The Cocos Plate was created by sea floor spreading along the East Pacific Rise and the Cocos Ridge, specifically in a complicated area geologists call the Cocos-Nazca spreading system. From the rise the plate is pushed eastward and pushed or dragged (perhaps both) under the less dense overriding Caribbean Plate, in the process called subduction. The subducted leading edge heats up and adds its water to the mantle above it. In the mantle layer called the asthenosphere, mantle rock melts to make magma, trapping superheated water under great pressure. As a result, to the northeast of the subducting edge lies the continuous arc of volcanos —also known as the Central America Volcanic Arc— stretching from Costa Rica to Guatemala, and a belt of earthquakes that extends farther north, into Mexico.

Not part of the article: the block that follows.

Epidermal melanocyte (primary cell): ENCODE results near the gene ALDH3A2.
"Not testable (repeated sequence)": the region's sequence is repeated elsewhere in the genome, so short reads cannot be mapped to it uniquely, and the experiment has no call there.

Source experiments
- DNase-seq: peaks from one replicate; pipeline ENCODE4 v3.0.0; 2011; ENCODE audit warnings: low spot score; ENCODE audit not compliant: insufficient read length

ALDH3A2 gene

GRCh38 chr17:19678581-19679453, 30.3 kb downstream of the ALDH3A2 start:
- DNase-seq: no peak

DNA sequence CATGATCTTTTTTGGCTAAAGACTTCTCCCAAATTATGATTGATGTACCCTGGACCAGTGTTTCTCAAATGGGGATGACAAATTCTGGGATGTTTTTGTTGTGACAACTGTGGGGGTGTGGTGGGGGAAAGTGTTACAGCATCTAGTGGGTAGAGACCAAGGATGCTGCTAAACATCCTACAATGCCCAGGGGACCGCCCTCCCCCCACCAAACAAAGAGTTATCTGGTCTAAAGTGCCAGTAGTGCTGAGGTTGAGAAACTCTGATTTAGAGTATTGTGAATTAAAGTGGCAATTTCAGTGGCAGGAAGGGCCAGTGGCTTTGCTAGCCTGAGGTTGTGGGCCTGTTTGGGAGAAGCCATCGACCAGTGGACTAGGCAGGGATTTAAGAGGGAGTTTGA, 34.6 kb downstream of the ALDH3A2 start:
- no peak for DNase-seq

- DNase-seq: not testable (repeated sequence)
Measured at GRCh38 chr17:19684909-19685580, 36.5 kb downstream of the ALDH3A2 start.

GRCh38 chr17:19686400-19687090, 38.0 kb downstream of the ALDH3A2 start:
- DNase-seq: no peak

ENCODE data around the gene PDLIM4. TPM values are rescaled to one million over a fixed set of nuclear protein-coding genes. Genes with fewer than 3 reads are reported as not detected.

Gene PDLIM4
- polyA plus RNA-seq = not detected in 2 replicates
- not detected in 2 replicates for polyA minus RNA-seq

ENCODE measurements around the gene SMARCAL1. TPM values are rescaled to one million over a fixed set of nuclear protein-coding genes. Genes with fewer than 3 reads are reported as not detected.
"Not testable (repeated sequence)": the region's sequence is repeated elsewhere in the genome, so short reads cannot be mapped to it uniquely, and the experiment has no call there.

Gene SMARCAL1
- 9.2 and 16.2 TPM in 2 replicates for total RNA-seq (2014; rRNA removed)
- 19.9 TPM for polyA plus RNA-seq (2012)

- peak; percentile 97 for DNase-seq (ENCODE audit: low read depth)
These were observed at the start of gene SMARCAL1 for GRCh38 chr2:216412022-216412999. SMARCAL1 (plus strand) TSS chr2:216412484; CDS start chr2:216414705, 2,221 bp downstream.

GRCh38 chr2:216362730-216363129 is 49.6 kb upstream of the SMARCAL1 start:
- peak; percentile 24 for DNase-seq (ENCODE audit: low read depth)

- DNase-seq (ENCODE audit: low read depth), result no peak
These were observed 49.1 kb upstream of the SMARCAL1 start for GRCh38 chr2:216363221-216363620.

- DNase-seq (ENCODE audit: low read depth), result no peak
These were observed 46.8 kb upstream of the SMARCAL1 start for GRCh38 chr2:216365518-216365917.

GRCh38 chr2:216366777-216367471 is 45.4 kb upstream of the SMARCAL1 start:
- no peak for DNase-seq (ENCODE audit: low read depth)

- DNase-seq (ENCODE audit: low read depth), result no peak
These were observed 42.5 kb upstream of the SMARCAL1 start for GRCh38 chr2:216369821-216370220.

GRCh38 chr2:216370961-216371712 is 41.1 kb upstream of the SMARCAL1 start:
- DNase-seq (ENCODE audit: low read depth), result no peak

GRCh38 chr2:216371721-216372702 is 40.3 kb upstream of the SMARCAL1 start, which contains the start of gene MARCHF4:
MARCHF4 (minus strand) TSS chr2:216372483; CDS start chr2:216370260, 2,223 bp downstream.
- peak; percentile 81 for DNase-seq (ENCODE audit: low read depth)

The northern boundary of the Cocos Plate is the Middle America Trench. The eastern boundary is a transform fault, the Panama Fracture Zone. The southern boundary is a mid-oceanic ridge, the Galapagos Rise. The western boundary is another mid-ocean ridge, the East Pacific Rise.
The Cocos and Nazca Plates are the remnants of the former Farallon Plate, which broke up about 23 million years ago. A hotspot under the Galapagos Islands lies along the Galapagos Rise. (see Galapagos hotspot)
The Rivera Plate north of the Cocos Plate is thought to have separated from the Cocos Plate 5-10 million years ago. The boundary between the two plates appears to lack a definite transform fault, yet they are regarded as distinct.
The devastating 1985 Mexico City earthquake was a result of the subduction of the Cocos Plate beneath the North American Plate. The also devastating 2001 El Salvador earthquakes were generated in the subduction of this plate on the Caribbean Plate.
- The volcanic arc
- Martin Meschede and Udo Barckhausen, "Plate tectonic evolution of the Cocos-Nazca plate": reconstructing its geological evolution
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